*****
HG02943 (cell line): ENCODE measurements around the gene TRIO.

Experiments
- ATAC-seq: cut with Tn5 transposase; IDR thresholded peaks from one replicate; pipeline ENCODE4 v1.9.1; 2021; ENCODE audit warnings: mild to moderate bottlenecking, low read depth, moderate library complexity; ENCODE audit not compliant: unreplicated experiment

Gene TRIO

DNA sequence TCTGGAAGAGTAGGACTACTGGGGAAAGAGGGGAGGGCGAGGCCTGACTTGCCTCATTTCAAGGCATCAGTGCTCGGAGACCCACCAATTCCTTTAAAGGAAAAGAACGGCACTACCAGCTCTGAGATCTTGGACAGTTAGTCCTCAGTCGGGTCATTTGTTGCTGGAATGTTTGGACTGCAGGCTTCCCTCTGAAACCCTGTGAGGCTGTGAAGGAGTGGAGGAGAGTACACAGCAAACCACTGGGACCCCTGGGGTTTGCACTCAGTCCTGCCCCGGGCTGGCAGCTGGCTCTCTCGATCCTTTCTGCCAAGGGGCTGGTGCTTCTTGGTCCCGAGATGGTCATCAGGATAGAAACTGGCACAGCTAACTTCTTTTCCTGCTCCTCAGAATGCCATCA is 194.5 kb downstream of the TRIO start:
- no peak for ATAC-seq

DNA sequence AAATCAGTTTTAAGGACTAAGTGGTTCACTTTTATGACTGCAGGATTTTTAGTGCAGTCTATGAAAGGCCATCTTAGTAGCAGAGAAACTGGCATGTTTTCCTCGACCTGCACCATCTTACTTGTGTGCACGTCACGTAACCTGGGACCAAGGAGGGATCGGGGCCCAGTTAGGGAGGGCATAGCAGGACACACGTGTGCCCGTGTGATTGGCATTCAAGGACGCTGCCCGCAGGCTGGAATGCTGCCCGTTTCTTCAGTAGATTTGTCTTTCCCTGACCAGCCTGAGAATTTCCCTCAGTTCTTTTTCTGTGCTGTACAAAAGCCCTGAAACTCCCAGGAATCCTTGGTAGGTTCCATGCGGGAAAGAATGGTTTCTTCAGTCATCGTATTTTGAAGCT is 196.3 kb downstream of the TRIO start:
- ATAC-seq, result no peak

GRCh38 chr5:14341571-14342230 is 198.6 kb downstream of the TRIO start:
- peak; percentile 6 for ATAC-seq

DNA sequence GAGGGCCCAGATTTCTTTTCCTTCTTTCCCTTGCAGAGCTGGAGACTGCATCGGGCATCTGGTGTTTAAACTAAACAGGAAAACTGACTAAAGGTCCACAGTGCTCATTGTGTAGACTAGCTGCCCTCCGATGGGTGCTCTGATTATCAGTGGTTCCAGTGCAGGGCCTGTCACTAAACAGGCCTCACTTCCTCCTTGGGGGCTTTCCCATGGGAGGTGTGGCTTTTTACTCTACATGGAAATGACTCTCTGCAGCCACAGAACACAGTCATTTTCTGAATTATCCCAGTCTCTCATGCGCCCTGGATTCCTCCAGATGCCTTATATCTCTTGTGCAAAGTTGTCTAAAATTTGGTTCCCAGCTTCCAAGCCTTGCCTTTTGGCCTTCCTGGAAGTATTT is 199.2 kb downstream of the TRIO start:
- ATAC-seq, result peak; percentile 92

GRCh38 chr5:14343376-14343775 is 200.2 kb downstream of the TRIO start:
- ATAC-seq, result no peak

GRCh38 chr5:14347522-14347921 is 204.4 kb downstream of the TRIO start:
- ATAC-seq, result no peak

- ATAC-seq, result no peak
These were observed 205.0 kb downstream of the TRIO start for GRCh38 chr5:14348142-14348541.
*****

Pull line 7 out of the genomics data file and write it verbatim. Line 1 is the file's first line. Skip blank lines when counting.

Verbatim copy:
DNA sequence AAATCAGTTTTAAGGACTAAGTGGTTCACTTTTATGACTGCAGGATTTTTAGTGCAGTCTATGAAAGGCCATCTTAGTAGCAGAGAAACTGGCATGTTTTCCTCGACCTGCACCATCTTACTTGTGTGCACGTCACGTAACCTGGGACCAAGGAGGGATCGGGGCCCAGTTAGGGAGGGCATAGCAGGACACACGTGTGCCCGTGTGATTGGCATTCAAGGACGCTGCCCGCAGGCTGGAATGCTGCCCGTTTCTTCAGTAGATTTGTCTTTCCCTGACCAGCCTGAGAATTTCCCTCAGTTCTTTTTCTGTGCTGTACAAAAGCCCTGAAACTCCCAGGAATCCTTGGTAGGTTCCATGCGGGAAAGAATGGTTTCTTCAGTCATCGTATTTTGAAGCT is 196.3 kb downstream of the TRIO start: